The best possible convex underestimator of a nonconvex function f over the domain D is given by the convex envelope \(\text {vex}_D(f)\). For general functions, computing the convex envelope is a difficult task but for specific functions it might be tractable. Note that constraints can also be of the form \(f(x) \ge 0\), in which case concave overestimators are required to build a convex relaxation. In particular, for equality constraints, both the convex under and concave overestimators are needed.
In this paper, we analytically derive the convex and concave envelope of the potential loss function \(f(x,y) = y \, \text {sgn}(x) \left x\right ^{\alpha }\) with \(\alpha > 1\). This is the only source of nonlinearity and nonconvexity of the expansion planning problems that we consider, see Sect. 2. Thus, the convex relaxations depend on the convexification of these constraints. As we will see in Sect. 4.1, the concave envelope of f can be deduced from the convex envelope of f, and thus, we concentrate on the convex envelope in the following. To the best of our knowledge, the convex envelope of this function is unknown in the literature.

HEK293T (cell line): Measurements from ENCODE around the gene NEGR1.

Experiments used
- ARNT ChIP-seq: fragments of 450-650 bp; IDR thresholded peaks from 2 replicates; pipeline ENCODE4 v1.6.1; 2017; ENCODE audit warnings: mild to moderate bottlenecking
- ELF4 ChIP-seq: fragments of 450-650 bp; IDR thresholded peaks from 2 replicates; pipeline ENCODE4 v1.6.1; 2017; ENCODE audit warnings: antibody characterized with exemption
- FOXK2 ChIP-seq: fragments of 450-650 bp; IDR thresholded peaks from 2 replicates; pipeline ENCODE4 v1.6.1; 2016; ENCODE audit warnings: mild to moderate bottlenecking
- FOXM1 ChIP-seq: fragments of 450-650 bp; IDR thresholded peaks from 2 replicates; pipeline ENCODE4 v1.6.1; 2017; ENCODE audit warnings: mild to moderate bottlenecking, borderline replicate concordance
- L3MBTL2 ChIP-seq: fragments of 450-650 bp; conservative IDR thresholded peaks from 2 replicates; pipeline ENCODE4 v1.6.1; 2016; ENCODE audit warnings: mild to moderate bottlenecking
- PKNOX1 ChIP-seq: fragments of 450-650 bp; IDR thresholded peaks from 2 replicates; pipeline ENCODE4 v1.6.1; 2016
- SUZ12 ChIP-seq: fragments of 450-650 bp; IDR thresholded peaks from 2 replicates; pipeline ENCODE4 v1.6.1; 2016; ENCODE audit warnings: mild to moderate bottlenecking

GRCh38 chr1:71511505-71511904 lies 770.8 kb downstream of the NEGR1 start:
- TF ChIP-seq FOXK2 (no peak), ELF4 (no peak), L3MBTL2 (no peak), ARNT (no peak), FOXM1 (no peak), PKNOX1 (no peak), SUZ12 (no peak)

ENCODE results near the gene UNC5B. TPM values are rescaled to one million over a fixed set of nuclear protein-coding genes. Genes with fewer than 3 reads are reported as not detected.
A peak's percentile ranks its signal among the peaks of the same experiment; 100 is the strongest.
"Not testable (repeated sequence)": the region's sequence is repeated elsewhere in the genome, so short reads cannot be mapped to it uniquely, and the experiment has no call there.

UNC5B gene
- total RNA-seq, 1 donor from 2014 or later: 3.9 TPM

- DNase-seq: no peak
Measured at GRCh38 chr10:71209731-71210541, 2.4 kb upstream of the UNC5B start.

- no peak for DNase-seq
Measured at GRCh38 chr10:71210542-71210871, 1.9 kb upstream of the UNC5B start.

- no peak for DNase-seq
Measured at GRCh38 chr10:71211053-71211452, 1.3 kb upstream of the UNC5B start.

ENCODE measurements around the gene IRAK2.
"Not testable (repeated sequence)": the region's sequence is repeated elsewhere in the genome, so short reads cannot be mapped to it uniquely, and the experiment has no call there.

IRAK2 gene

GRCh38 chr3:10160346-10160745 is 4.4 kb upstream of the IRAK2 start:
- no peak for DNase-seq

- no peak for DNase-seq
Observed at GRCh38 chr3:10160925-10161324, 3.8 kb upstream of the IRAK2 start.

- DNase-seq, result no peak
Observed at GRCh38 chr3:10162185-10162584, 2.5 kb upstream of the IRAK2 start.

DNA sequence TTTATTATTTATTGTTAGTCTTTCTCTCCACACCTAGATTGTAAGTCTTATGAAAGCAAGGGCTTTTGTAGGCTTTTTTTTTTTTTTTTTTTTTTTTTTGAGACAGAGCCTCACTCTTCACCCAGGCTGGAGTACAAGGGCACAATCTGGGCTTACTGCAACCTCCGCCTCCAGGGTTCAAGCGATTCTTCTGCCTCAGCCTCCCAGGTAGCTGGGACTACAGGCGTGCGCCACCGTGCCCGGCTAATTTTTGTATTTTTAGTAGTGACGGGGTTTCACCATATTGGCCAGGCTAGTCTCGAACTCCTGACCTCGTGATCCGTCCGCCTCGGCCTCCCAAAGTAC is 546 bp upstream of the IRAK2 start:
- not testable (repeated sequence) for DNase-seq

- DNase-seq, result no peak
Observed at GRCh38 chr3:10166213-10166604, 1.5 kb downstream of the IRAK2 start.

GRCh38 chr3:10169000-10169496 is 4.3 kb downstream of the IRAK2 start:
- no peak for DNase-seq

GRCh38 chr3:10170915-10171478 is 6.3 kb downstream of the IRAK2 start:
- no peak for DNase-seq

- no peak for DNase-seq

Contributions

(i)
We derive an explicit description for the convex and concave envelope of f over a rectangular domain \(D = [\smash [b]{\underline{x}}, \smash [t]{\overline{x}} ] \times [\smash [b]{\underline{y}}, \smash [t]{\overline{y}} ]\) with \(\smash [b]{\underline{x}}< 0 < \smash [t]{\overline{x}} \) and \(0< \smash [b]{\underline{y}} < \smash [t]{\overline{y}} \).

(ii)
We perform an exhaustive computational study, we show that these tighter relaxations tremendously improve the performance of the MINLP solver SCIP on a large test set of practically relevant instances that stem from realworld applications. Our results show that the performance improves up to 58% for hard instances.